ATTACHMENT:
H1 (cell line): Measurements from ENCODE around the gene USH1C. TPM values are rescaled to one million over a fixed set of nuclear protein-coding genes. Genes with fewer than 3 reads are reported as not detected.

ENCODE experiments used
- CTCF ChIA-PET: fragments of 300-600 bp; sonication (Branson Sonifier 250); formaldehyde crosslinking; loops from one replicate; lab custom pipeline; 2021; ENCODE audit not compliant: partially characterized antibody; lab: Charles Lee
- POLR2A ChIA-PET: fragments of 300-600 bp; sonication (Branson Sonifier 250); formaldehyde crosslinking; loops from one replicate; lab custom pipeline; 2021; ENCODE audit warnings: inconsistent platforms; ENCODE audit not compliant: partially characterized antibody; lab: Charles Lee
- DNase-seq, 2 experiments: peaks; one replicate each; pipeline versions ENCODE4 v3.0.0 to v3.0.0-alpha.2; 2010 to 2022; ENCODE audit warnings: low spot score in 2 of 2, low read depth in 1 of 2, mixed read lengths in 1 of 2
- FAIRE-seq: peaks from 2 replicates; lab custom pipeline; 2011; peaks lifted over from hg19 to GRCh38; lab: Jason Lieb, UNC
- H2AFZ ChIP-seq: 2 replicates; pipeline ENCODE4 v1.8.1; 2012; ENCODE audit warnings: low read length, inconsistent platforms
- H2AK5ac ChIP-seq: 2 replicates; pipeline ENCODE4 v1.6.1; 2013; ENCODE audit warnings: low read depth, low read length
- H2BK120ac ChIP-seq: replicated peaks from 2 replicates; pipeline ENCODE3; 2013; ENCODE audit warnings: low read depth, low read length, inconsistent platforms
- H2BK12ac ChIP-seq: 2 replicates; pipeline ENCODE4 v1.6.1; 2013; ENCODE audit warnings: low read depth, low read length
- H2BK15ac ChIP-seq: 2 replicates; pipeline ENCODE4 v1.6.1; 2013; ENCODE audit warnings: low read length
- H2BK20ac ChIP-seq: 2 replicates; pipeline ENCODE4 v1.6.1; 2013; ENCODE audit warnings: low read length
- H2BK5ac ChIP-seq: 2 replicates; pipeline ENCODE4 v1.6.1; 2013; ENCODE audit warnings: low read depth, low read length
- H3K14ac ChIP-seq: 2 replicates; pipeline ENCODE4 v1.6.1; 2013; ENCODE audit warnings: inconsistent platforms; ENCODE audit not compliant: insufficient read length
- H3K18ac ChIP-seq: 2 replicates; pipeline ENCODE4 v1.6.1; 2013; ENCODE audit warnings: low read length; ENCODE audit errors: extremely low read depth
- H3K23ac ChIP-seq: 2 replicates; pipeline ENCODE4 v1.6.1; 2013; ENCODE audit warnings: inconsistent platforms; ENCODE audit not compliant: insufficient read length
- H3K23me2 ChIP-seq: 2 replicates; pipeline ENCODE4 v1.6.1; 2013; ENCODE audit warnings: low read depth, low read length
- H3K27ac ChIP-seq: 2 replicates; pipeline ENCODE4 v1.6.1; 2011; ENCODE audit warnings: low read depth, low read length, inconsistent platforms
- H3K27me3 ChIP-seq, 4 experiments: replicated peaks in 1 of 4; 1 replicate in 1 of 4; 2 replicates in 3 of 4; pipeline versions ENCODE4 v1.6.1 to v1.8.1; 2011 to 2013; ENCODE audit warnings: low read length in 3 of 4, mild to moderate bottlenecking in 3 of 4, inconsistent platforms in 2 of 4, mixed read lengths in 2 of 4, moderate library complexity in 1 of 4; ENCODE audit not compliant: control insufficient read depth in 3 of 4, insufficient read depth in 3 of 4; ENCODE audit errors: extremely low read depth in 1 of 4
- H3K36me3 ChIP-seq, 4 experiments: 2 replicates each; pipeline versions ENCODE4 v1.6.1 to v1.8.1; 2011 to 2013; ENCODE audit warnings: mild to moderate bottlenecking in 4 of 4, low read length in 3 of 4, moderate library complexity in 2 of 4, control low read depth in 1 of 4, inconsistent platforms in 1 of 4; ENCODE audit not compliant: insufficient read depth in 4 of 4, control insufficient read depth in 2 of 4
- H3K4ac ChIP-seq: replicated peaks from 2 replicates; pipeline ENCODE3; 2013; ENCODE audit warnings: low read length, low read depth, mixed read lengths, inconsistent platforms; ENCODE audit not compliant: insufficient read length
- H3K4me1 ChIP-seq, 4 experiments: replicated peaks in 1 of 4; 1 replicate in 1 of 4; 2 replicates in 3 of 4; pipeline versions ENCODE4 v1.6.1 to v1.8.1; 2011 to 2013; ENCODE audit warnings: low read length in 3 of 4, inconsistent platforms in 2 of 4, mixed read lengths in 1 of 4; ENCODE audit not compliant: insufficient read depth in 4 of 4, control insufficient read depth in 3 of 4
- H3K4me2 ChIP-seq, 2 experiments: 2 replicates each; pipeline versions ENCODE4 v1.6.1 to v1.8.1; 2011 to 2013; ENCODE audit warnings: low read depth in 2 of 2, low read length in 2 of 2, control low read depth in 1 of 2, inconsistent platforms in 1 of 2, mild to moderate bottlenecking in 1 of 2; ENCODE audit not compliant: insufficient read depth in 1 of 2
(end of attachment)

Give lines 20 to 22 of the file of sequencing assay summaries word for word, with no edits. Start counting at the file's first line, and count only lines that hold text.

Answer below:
- H3K36me3 ChIP-seq, 4 experiments: 2 replicates each; pipeline versions ENCODE4 v1.6.1 to v1.8.1; 2011 to 2013; ENCODE audit warnings: mild to moderate bottlenecking in 4 of 4, low read length in 3 of 4, moderate library complexity in 2 of 4, control low read depth in 1 of 4, inconsistent platforms in 1 of 4; ENCODE audit not compliant: insufficient read depth in 4 of 4, control insufficient read depth in 2 of 4
- H3K4ac ChIP-seq: replicated peaks from 2 replicates; pipeline ENCODE3; 2013; ENCODE audit warnings: low read length, low read depth, mixed read lengths, inconsistent platforms; ENCODE audit not compliant: insufficient read length
- H3K4me1 ChIP-seq, 4 experiments: replicated peaks in 1 of 4; 1 replicate in 1 of 4; 2 replicates in 3 of 4; pipeline versions ENCODE4 v1.6.1 to v1.8.1; 2011 to 2013; ENCODE audit warnings: low read length in 3 of 4, inconsistent platforms in 2 of 4, mixed read lengths in 1 of 4; ENCODE audit not compliant: insufficient read depth in 4 of 4, control insufficient read depth in 3 of 4